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Romney's Cowardly Speech on the Deficit | The Nation

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Ben Adler

Ben Adler

 The 2012 election, Republican politics and conservative media.

Romney's Cowardly Speech on the Deficit

Another day, another economic speech by Mitt Romney. Romney is constantly trying to refocus the campaign on the economy. After being sidetracked by President Obama’s announcement that he supports gay marriage speech last week, and Romney’s appeal to the religious right at Liberty University on Saturday, Romney is once again on the attack against Obama’s economic record. Romney’s Tuesday afternoon speech in Des Moines, Iowa, was nominally focused on deficit reduction.

There are plenty of reasons to worry about the rate of job growth in the short term and federal debt accumulation in the long term, but unfortunately Romney’s proposals would make both problems worse. Rather than offer specific investments or incentives to hire now and plausible plans to reduce the deficit later, when the economy is strong enough to withstand spending cuts, Romney offers the same austerity measures that have crippled the recovery in much of Europe.

It’s worse than just that. If Romney specified which tax loopholes he would close and spending he would cut, at least we’d get deficit reduction, if nothing else. It would also allow for an honest debate about the American people’s priorities on taxes, spending and deficit reduction. But he stubbornly refuses, out of cowardice. Specific cuts could trigger opposition, so Romney offers only bromides.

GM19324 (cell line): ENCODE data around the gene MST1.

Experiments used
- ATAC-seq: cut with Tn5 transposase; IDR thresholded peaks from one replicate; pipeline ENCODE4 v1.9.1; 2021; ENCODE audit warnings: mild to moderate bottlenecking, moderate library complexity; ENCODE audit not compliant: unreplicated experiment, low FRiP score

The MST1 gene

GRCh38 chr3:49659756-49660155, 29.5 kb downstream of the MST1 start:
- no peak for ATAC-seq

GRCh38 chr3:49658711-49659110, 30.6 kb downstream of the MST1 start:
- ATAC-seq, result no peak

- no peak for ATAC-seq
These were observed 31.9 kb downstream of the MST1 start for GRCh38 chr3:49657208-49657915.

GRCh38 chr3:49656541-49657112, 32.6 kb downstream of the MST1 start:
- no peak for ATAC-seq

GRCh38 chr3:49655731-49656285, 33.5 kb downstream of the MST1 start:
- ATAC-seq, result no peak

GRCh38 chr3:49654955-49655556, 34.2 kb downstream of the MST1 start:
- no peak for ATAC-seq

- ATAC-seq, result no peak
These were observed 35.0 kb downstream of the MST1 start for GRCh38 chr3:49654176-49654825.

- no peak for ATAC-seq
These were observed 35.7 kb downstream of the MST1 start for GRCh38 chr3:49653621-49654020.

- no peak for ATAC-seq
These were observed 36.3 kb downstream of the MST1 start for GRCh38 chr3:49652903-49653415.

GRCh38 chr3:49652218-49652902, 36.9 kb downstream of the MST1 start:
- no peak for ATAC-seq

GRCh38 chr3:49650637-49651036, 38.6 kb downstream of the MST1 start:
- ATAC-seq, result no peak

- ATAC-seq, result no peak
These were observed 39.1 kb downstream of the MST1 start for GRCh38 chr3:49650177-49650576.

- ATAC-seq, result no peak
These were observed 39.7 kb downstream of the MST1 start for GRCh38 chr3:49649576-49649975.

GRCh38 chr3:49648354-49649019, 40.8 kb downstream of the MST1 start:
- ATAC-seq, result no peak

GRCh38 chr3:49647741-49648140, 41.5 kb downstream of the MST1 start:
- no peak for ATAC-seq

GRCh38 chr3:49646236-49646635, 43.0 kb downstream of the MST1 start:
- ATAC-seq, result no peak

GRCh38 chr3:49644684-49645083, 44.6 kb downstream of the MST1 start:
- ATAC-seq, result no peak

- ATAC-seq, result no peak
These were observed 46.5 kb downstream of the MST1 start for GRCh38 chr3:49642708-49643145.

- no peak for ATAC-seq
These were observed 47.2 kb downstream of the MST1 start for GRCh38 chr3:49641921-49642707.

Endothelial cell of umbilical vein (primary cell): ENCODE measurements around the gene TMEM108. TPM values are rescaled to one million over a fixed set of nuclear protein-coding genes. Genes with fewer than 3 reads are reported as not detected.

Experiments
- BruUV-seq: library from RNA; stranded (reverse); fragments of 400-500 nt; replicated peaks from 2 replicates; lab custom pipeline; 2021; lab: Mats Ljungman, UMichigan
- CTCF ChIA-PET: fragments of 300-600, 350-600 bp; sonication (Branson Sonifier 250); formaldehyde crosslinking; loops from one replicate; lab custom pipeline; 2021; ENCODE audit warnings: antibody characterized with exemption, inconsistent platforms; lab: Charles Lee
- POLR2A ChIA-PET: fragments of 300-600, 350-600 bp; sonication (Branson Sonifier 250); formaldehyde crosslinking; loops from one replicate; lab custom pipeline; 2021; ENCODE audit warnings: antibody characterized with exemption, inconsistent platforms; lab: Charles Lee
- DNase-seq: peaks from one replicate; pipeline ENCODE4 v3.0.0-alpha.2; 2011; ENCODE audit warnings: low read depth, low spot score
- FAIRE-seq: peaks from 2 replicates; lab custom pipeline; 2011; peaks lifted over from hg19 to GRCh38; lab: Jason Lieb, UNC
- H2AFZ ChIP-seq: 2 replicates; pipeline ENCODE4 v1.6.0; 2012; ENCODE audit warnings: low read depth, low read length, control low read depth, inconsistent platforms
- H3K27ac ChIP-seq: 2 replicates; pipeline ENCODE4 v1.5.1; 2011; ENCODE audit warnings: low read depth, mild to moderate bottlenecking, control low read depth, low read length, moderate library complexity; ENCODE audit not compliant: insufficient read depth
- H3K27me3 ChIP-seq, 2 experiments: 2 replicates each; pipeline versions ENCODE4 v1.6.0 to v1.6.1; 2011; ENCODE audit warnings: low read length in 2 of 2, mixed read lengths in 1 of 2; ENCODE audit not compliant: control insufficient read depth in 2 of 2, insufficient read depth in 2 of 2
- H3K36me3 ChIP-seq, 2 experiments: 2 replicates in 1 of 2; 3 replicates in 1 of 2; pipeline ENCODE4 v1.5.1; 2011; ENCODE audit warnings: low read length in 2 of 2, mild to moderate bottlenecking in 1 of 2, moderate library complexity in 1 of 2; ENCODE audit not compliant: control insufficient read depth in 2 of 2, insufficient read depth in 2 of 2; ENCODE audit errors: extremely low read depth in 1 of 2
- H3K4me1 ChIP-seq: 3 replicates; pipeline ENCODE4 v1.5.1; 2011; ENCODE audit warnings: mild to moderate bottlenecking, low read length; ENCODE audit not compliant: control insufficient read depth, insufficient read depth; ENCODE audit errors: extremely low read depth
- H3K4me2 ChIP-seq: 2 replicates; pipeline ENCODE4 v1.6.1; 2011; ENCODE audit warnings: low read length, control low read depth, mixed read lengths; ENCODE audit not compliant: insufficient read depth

Romney compared the rising federal debt to a “prairie fire” sweeping the nation. “The people of Iowa and America have watched President Obama for nearly four years, much of that time with Congress controlled by his own party. And rather than put out the spending fire, he has fed the fire,” said Romney. “He has spent more and borrowed more.”

While technically true, this is a bit misleading. Obama inherited an imbalance between spending and revenue because of tax cuts and wars started by George W. Bush and congressional Republicans. Much of the increase in the deficit since Obama took office can be attributed to increases in mandatory spending such as food stamps and decreases in tax revenue that were caused by the recession he also inherited, rather than any of his policies. While Obama did sign some new spending bills, he also signed the Affordable Care Act, which would reduce the deficit. Romney pledges to repeal the ACA and complains that it cut spending on Medicare.

“The time has come for a president, a leader, who will lead. I will lead us out of this debt and spending inferno,” Romney promised. But how? Romney does not say. He wants to extend the Bush tax cuts, then cut taxes an additional 20 percent and raise spending on defense. All of this increases the deficit.

To pay for all of this and then reduce the deficit from current levels would require drastic cuts in domestic programs. But Romney knows that the American people like the idea of cutting domestic spending more than they like cutting actual programs they rely upon. So he avoids offering any specifics. “Move programs to states or to the private sector where they can be run more efficiently and where we can do a better job helping the people who need our help,” said Romney. “Shut down programs that aren’t working. And streamline everything that’s left.” None of this really means anything. No one is for programs that aren’t working or inefficiencies. Unless you say which programs you believe are not working, or which inefficiencies you will remove, you aren’t really saying anything at all. Romney says he will lead on this issue, but he offers no leadership at all.

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